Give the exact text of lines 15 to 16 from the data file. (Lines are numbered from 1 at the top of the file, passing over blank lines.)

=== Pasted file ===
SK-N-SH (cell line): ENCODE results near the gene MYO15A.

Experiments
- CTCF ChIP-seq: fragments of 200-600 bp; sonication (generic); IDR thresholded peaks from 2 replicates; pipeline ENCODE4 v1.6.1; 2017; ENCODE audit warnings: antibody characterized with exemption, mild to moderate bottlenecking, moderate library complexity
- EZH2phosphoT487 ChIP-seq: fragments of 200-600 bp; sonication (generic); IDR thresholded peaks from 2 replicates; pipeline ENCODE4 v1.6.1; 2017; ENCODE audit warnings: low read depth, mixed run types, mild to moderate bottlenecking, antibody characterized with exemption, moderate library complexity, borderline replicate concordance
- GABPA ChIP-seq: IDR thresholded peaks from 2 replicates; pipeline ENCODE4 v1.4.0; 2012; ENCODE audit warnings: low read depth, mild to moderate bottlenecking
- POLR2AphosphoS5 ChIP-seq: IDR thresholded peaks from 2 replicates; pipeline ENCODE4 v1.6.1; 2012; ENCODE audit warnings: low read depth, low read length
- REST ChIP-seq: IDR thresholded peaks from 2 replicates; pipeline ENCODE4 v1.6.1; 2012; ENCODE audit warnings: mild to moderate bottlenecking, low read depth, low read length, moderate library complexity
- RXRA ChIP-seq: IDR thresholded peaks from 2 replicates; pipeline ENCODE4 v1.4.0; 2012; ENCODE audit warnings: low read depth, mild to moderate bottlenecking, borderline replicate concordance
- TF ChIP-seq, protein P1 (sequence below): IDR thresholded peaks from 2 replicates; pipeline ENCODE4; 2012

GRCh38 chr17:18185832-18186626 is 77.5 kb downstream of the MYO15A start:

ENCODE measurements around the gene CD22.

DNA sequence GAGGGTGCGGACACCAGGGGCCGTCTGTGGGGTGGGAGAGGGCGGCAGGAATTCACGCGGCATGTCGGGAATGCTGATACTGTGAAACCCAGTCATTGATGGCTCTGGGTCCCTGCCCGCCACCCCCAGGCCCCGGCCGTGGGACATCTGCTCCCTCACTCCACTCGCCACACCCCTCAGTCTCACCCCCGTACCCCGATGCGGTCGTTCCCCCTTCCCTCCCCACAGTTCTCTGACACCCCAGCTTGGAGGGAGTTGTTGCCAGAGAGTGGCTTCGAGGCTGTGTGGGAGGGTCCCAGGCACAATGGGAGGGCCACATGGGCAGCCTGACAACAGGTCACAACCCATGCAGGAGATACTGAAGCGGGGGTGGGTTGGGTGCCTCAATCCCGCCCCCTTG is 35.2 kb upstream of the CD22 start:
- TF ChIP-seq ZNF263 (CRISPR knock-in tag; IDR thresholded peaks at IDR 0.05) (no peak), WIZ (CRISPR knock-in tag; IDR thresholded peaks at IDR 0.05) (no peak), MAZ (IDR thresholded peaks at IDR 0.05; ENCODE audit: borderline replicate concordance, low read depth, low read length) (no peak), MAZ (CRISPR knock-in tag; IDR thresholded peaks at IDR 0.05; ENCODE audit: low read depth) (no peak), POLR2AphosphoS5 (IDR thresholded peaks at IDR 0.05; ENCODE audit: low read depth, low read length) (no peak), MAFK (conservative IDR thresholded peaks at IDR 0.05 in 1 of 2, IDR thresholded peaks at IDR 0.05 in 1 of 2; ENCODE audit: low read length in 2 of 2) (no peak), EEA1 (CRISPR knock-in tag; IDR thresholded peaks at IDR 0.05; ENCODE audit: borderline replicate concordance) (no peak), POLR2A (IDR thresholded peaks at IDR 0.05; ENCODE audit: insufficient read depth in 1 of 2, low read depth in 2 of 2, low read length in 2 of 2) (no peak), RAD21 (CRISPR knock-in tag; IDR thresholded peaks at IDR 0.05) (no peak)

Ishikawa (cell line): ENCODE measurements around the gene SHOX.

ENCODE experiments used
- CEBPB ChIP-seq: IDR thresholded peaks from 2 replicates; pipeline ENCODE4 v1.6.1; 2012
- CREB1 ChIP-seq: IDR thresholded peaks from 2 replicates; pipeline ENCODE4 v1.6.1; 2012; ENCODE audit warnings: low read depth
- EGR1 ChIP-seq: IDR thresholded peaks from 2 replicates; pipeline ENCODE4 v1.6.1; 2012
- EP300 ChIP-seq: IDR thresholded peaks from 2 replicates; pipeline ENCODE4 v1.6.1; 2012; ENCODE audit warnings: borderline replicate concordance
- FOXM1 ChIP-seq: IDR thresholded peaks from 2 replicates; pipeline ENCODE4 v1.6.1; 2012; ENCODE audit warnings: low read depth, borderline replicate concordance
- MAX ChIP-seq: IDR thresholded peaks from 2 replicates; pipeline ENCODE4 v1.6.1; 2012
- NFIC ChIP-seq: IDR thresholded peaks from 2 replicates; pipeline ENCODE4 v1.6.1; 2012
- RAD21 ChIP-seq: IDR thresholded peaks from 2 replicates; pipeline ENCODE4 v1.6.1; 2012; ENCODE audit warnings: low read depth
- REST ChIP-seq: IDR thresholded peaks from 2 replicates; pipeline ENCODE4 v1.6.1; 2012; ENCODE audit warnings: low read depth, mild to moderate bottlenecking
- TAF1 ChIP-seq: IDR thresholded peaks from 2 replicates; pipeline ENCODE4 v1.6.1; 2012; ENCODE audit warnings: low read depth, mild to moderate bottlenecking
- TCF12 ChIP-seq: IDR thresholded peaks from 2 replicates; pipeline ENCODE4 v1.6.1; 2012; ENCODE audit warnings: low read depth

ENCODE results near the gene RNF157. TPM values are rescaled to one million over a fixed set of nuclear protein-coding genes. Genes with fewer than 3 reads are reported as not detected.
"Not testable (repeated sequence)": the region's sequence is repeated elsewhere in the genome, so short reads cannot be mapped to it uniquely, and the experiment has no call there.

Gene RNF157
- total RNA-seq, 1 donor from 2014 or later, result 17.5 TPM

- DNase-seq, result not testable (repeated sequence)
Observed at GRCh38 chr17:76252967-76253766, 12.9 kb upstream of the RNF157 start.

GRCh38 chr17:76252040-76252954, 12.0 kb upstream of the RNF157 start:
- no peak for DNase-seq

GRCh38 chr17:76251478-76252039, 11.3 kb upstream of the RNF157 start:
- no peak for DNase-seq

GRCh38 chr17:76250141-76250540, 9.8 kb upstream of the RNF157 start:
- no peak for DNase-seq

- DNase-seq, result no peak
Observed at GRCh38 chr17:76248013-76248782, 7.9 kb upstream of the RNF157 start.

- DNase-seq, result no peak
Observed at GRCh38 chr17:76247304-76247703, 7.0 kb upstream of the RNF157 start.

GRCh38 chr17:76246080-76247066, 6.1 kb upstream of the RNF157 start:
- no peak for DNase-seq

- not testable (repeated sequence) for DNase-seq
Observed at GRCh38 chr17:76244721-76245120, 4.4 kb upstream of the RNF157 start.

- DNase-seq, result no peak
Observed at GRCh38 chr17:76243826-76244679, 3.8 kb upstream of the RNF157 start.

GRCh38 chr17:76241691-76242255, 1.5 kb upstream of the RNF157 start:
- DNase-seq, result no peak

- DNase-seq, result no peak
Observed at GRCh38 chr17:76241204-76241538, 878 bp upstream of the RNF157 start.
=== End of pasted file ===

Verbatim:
ENCODE experiments used
- CEBPB ChIP-seq: IDR thresholded peaks from 2 replicates; pipeline ENCODE4 v1.6.1; 2012